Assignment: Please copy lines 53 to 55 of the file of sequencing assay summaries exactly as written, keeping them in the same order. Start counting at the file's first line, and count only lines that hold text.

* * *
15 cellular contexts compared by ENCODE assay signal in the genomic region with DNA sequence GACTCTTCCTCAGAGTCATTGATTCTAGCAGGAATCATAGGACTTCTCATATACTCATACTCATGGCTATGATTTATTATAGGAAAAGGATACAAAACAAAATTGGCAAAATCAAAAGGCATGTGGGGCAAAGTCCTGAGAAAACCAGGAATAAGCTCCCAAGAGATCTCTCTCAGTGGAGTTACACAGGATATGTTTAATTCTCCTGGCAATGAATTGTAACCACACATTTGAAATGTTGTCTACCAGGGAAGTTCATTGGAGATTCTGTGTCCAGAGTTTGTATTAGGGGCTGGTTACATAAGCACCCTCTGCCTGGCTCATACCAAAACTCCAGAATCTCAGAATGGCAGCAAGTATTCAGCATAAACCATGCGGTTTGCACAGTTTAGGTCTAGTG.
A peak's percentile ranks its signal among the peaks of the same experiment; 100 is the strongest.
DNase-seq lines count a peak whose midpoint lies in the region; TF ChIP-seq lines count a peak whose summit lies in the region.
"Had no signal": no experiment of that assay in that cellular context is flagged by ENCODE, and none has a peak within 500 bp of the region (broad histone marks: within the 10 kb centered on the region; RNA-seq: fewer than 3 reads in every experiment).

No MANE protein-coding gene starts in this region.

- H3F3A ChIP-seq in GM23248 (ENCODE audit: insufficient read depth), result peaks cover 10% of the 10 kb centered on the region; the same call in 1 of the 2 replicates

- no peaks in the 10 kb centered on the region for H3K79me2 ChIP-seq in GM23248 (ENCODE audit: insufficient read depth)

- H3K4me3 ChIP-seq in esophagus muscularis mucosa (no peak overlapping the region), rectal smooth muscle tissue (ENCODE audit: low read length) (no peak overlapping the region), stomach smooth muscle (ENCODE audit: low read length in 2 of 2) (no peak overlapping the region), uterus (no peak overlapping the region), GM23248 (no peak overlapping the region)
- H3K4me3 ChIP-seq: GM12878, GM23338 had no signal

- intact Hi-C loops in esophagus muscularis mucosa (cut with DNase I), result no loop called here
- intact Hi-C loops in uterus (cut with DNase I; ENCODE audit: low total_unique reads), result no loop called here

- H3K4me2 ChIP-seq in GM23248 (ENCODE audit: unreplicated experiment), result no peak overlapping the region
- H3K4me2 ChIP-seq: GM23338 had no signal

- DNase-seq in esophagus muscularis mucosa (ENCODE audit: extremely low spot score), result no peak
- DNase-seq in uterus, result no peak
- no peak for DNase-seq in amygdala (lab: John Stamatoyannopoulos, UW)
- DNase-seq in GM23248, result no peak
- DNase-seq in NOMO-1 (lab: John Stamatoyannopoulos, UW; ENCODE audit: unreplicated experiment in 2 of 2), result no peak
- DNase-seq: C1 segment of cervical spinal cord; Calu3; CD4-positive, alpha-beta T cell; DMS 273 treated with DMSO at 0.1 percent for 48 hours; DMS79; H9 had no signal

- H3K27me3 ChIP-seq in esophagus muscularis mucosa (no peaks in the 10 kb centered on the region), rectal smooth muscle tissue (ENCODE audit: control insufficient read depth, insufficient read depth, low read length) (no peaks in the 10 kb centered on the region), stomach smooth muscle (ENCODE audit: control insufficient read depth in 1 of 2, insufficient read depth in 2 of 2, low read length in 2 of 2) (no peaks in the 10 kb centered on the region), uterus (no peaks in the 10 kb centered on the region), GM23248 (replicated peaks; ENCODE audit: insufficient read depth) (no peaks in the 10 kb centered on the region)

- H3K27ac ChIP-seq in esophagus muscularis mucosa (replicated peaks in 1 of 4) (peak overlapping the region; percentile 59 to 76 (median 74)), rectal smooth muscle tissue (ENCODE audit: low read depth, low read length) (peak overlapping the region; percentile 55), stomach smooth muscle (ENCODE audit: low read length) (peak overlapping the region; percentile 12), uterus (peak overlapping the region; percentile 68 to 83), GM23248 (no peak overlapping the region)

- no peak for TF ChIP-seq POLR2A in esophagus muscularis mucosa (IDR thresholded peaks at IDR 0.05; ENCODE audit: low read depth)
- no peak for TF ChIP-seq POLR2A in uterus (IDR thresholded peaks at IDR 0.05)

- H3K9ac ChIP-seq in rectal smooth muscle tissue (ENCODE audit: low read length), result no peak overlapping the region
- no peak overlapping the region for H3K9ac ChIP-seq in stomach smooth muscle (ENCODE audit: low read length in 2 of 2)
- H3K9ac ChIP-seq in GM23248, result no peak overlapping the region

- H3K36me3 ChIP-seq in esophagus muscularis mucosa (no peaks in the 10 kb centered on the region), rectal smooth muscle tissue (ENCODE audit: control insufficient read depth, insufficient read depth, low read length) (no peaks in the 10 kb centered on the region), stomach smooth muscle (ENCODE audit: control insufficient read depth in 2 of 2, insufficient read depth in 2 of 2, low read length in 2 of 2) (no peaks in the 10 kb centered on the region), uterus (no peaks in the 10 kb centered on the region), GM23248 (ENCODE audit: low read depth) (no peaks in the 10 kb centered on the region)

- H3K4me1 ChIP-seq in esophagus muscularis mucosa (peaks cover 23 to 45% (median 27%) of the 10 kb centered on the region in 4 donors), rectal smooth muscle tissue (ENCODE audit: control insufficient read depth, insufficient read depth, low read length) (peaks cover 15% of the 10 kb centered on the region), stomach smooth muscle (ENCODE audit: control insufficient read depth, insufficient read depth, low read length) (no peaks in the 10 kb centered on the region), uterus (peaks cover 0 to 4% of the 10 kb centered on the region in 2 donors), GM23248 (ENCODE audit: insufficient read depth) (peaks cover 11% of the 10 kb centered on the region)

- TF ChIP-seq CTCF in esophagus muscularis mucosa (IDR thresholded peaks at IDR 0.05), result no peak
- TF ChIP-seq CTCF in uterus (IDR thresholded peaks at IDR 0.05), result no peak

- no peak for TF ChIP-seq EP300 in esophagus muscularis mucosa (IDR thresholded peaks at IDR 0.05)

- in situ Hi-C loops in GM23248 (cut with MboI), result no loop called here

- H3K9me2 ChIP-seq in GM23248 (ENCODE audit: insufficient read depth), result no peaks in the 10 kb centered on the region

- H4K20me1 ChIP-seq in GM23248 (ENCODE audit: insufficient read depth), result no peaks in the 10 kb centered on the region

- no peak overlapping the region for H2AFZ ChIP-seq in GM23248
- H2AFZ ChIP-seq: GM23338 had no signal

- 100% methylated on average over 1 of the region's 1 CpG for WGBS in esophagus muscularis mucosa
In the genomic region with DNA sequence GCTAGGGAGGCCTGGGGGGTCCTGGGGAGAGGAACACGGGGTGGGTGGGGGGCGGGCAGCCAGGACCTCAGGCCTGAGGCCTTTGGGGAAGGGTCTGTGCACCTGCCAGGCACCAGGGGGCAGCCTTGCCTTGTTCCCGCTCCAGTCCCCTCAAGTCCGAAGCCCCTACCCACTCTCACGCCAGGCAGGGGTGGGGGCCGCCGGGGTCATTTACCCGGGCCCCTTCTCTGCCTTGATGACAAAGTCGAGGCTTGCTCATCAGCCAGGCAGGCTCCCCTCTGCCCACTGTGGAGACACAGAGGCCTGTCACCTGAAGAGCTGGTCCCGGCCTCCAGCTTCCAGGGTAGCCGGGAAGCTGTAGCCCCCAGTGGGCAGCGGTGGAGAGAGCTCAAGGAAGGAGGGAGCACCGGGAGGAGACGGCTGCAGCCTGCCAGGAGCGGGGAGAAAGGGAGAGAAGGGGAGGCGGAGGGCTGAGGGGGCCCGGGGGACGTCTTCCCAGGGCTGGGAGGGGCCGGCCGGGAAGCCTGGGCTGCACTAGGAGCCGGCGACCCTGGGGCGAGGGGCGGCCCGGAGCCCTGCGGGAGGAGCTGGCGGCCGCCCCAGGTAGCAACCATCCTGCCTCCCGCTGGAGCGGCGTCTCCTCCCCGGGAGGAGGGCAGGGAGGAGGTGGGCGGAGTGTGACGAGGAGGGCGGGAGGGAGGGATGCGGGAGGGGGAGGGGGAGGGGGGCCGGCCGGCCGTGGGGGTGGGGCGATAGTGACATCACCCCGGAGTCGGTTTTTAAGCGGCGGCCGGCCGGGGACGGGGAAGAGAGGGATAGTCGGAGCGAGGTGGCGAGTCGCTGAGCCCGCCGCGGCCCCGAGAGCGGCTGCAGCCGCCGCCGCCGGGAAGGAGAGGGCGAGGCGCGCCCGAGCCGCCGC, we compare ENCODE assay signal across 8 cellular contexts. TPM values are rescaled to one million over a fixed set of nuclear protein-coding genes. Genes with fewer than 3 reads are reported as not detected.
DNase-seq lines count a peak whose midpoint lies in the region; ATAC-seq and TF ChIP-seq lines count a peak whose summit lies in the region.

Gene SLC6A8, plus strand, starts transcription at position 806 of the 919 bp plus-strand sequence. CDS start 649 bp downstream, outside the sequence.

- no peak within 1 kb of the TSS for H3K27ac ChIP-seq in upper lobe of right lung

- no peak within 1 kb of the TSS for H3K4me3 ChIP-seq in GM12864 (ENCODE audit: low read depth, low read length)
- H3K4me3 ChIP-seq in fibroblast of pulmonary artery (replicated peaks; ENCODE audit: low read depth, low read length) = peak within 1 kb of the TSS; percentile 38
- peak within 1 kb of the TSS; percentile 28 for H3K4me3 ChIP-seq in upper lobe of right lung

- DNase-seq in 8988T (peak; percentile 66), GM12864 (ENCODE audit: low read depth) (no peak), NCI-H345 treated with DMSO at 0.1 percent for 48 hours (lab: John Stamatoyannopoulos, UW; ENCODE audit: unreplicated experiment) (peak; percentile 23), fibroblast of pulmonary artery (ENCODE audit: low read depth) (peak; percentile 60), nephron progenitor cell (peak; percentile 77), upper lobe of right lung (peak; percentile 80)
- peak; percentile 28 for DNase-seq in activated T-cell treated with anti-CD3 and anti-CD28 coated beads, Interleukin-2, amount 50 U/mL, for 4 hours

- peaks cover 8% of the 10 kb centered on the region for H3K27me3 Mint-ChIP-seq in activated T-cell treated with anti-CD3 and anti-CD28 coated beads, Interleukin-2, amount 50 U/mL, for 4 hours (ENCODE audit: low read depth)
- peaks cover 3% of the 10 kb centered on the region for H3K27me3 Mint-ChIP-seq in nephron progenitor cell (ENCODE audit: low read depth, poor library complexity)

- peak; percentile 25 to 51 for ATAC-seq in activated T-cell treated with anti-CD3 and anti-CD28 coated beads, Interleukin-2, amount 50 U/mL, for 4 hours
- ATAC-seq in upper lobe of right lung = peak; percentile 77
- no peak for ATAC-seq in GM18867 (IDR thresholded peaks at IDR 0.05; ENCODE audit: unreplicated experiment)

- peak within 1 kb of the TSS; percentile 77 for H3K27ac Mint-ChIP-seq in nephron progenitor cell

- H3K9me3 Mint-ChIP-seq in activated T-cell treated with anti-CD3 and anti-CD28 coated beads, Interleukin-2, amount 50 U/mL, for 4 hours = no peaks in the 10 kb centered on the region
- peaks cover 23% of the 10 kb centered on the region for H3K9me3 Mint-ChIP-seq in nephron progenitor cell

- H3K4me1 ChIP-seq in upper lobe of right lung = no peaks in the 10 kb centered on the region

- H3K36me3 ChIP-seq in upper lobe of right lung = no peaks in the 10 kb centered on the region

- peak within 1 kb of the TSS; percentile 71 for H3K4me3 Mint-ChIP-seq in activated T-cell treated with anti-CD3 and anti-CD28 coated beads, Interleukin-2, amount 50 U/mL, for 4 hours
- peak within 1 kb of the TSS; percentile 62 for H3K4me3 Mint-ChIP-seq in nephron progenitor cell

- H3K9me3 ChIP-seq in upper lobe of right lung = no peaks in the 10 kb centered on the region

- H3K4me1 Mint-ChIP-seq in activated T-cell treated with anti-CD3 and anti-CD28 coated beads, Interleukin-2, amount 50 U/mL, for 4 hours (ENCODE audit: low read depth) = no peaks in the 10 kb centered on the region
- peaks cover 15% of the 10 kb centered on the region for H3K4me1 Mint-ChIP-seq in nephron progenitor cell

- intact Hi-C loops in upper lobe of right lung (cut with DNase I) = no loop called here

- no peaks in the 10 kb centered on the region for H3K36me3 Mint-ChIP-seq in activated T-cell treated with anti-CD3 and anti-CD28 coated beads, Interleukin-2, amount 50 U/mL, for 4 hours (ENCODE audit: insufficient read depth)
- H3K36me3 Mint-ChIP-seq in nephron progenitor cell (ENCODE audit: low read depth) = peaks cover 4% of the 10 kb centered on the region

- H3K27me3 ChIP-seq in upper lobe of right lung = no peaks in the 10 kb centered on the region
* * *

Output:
- H3K9me3 Mint-ChIP-seq in activated T-cell treated with anti-CD3 and anti-CD28 coated beads, Interleukin-2, amount 50 U/mL, for 4 hours = no peaks in the 10 kb centered on the region
- peaks cover 23% of the 10 kb centered on the region for H3K9me3 Mint-ChIP-seq in nephron progenitor cell

- H3K4me1 ChIP-seq in upper lobe of right lung = no peaks in the 10 kb centered on the region